Dr. Lawson: When people have blockages in the heart arteries, there are many ways to treat those blockages. One of which you can do you can treat them with a balloon angioplasty or a stent, but some patients can’t be reconstructed using those techniques and require a bypass surgery. Currently that bypass is done with a vein that’s usually taken out of the leg which requires an additional incision and then the leg veins are sewn as bypasses on the major blood vessels in the heart. That causes patients to have a second incision and increases the morbidity operation. If our bioengineered blood vessels work for the heart bypass operation, that would reduce the need to harvest the patients own vein and make the procedure both safer and faster.

So for this particular trial though is being used for dialysis patients?

Dr. Lawson: Yes. In Europe, we actually are using them both for dialysis patients and peripheral vascular patients. In the US, currently we’re just testing them for vascular access for dialysis. We hope that maybe the coming year to begin to do peripheral arterial disease cases in the United States.

Can you talk about the need for this for dialysis patients?

Dr. Lawson: Our dialysis patients really have a significant problem. You know dialysis is a special situation that requires a lot of engineering on to itself. We figured out years ago how to clean people’s blood in a machine. Basically we have to wash their blood three times a week in a machine and we call that process hemodialysis. However, that means we have to get their blood out of their body to a machine, which requires a number of logistical problems. The way that we’ve solved that through operationally is to place a large blood vessel in the arm that can be accessed or cannulated by the dialysis team. However, that blood vessel has to have a continuous high flow that they can run this dialysis machine. So, we make an artificial circuit where we connect and artery and a vein in the arm using various materials, but the current materials we use are most often either the patient’s own vein, which has problems with their own vein maturing and working and when those don’t work we use artificial veins and the artificial veins we use are primarily a Teflon material, which unfortunately have both a high rate of failure by clotting and or infection.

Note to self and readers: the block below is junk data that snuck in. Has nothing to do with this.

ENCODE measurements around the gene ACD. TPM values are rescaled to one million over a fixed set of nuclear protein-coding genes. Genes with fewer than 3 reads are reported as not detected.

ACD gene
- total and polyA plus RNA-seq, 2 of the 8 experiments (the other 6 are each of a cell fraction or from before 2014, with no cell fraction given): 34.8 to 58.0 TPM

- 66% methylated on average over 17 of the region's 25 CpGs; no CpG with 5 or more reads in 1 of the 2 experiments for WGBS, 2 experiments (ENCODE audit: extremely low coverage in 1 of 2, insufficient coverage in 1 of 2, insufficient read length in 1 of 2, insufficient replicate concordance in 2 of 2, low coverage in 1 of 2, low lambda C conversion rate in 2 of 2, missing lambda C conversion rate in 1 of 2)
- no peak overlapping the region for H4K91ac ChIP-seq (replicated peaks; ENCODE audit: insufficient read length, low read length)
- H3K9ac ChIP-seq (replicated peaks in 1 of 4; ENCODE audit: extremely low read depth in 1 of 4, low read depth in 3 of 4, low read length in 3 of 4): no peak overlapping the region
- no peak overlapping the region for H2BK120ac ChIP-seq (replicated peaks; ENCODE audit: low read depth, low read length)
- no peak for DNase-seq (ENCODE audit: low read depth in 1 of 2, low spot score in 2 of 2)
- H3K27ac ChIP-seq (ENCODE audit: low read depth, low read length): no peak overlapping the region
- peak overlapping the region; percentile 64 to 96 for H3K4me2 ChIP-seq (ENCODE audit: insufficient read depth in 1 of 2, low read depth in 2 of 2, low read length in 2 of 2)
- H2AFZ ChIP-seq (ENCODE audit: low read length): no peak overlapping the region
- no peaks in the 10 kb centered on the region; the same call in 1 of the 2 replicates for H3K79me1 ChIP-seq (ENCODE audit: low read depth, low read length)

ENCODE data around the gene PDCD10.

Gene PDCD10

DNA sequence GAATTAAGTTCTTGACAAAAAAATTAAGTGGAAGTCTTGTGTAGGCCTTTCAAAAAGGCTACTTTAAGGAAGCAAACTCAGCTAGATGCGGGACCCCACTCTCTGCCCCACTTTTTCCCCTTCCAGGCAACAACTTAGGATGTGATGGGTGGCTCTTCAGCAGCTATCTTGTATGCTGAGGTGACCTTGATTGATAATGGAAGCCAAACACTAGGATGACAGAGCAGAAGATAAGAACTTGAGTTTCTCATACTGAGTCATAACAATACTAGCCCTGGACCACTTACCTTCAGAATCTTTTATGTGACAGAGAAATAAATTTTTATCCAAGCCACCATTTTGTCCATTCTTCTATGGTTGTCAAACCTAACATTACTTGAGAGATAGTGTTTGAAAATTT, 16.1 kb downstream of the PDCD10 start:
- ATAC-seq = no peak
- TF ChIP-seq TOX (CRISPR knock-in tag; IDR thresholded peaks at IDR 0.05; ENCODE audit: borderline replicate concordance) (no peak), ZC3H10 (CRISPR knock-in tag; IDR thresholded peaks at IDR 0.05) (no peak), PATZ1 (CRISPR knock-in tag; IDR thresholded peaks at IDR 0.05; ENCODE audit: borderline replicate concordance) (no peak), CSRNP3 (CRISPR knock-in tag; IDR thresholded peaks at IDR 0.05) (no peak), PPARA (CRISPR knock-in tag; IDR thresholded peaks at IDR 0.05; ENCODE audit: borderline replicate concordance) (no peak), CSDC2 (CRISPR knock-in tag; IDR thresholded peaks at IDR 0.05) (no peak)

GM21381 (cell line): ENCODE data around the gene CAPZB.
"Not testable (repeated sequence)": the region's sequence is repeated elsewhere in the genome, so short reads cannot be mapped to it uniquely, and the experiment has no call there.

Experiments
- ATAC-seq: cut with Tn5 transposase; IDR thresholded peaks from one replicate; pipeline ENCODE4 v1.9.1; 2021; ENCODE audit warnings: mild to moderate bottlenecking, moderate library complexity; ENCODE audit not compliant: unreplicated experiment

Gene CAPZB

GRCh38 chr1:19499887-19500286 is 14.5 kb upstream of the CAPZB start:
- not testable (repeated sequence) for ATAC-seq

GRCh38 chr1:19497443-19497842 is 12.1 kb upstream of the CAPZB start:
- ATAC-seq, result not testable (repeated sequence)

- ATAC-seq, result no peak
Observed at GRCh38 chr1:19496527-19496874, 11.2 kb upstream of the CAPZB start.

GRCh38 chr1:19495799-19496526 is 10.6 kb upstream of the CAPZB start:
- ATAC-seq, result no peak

It appears that there’s not much risk of rejection, correct?

Dr. Lawson: We have not seen rejection in any of the animals or humans that have been exposed to this tissue, which is actually quite remarkable. The tissue engineered vessels are intended to be a universal donor. We had to come up with a platform that allowed us to make blood vessels that would function like your blood vessel but could be available off the shelf in any hospital, anywhere in the country or the world. And so we had to take an approach of taking a universal donor, taking cells from in this case organ donors who donated aortic tissue just like they donate their hearts and their kidneys and their lungs. However to avoid rejection, we have to remove the donor cell and leave a decellularized matrix of tissue that the body doesn't reject and is actually repopulated by the patients own cells

So the patient that we saw that came in I noticed on the arm that didn’t have this bioengineered blood vessel he must’ve had a graft or several grafts?

Dr. Lawson: So that patient I’ve worked with for a number of years. In his left arm where he had, had initially what was called a fistula, that’s his own vein that was used for dialysis in his forearm, that then failed and that was replaced by an artificial vein in that area that again lasted for a period of time but then failed. Some of artificial grafts that were used in his arm became infected and had to be removed as we know can happen with the artificial vascular materials. Then, he had two other grafts placed in his upper arm that each worked for a period of time and that ultimately failed. I think both of them developed blood clots in them.

Those weren’t there before that happened because of the grafts?

Dr. Lawson: Exactly, so the things that you saw in his arms and particularly I think there’s one area where there’s a very large what looks like a knot and that’s what these patients live with. It’s very disfiguring. He’s had multiple, multiple operations over a number of years and remarkably he’s continued to do well. But when I asked him if he wanted to participate in this trial to test a new type of vascular graft, he was very interested.